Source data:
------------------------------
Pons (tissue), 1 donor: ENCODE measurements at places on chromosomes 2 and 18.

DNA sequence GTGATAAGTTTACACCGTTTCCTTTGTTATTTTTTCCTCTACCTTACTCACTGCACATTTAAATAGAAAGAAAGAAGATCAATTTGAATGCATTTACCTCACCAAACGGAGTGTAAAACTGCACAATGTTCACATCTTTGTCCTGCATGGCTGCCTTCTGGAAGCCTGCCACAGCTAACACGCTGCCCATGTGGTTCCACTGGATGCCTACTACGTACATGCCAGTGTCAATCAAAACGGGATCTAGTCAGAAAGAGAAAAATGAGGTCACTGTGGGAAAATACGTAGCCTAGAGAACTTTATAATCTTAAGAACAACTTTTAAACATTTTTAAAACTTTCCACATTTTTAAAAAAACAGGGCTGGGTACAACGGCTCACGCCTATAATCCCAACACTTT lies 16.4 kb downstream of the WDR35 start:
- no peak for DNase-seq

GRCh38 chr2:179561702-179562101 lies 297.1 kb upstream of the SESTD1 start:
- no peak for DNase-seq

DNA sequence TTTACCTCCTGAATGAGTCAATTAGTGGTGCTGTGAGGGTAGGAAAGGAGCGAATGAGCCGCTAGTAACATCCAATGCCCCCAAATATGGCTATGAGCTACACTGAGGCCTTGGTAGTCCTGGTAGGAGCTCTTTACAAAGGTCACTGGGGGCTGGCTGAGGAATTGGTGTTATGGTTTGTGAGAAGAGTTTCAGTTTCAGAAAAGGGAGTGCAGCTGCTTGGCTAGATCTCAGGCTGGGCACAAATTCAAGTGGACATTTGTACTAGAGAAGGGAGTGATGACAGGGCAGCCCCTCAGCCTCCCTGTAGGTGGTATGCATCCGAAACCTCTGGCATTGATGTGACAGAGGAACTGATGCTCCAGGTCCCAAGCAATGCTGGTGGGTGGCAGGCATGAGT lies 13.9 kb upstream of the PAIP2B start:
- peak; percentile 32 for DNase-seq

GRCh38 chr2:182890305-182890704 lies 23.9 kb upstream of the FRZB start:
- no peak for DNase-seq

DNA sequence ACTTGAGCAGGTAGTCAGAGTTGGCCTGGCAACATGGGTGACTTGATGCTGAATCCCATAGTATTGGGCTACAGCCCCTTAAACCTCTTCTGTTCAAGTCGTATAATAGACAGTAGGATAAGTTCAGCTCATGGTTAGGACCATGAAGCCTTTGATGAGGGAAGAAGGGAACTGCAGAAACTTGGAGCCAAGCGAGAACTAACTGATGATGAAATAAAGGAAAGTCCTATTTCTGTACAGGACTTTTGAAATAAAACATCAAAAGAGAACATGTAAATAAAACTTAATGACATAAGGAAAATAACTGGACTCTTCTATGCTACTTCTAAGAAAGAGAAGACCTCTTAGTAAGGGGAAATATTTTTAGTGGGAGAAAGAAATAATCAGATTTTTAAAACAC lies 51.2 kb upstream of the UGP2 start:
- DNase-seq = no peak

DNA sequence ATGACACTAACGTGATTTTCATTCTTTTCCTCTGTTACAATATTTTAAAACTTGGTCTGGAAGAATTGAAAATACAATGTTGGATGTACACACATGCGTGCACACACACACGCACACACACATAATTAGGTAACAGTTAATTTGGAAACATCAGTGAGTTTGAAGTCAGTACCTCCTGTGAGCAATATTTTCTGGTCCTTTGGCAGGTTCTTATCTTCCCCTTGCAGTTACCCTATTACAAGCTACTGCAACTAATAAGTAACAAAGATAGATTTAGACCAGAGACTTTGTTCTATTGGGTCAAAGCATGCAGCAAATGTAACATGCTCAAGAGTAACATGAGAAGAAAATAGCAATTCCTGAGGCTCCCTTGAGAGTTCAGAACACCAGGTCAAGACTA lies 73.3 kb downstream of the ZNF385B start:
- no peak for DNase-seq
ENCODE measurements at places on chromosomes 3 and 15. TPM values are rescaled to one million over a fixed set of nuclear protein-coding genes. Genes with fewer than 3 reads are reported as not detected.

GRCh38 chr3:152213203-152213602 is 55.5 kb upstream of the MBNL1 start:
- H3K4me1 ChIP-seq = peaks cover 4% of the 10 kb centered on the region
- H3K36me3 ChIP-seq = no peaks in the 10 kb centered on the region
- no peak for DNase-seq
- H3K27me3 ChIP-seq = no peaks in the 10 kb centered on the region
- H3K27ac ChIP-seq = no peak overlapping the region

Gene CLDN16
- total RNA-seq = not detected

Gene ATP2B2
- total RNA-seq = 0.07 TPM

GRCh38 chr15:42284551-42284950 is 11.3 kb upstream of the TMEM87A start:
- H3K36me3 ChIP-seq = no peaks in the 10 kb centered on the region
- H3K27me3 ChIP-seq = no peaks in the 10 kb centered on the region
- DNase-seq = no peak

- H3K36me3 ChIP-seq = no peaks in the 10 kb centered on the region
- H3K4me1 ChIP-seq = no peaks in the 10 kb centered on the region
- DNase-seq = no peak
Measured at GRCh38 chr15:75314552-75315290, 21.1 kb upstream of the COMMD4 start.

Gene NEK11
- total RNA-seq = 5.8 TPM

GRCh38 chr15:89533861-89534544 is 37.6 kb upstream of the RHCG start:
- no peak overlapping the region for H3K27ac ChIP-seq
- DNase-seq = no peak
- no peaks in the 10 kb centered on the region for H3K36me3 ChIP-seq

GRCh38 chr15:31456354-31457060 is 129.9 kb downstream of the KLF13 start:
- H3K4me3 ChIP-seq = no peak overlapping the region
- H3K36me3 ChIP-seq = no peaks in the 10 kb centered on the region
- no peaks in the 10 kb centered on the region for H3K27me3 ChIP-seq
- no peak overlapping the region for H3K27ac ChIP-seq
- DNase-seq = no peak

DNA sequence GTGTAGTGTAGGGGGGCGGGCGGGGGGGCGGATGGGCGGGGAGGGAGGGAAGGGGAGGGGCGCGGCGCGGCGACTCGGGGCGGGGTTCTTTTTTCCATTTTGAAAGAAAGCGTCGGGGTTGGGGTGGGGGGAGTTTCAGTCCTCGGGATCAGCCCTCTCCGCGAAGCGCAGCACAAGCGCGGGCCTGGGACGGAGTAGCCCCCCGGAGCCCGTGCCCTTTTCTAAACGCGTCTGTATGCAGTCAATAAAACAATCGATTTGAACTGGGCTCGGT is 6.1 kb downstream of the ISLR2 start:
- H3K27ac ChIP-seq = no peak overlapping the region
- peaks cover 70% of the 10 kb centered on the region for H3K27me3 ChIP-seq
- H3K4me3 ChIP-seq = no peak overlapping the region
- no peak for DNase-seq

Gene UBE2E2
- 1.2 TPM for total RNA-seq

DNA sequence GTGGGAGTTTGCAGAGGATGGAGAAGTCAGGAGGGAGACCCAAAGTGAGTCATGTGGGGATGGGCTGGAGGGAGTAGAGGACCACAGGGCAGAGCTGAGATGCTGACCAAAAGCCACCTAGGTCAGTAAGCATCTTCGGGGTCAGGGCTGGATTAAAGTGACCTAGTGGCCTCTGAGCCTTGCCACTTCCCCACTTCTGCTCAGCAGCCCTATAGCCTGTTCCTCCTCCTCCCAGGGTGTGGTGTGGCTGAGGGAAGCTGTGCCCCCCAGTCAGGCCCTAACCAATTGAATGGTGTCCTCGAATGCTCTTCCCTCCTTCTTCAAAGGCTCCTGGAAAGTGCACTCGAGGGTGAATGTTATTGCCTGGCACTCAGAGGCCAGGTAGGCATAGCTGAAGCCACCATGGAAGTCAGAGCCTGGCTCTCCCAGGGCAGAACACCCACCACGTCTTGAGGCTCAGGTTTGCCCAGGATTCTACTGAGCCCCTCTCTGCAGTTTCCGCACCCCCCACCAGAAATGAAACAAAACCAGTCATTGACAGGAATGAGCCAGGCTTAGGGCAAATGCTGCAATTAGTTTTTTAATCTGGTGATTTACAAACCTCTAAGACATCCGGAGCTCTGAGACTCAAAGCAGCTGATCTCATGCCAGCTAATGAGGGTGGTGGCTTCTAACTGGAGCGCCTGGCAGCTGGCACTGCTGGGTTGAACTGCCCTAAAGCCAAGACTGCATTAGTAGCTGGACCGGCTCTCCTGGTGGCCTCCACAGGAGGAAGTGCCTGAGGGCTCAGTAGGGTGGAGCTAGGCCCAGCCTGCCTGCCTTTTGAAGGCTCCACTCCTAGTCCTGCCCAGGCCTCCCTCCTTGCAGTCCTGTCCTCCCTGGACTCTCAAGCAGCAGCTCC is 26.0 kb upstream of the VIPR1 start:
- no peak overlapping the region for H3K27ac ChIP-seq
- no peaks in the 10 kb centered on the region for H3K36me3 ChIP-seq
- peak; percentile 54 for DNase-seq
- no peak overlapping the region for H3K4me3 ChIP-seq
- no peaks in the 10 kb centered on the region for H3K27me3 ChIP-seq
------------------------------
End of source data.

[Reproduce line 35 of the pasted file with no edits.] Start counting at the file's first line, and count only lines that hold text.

GRCh38 chr15:89533861-89534544 is 37.6 kb upstream of the RHCG start: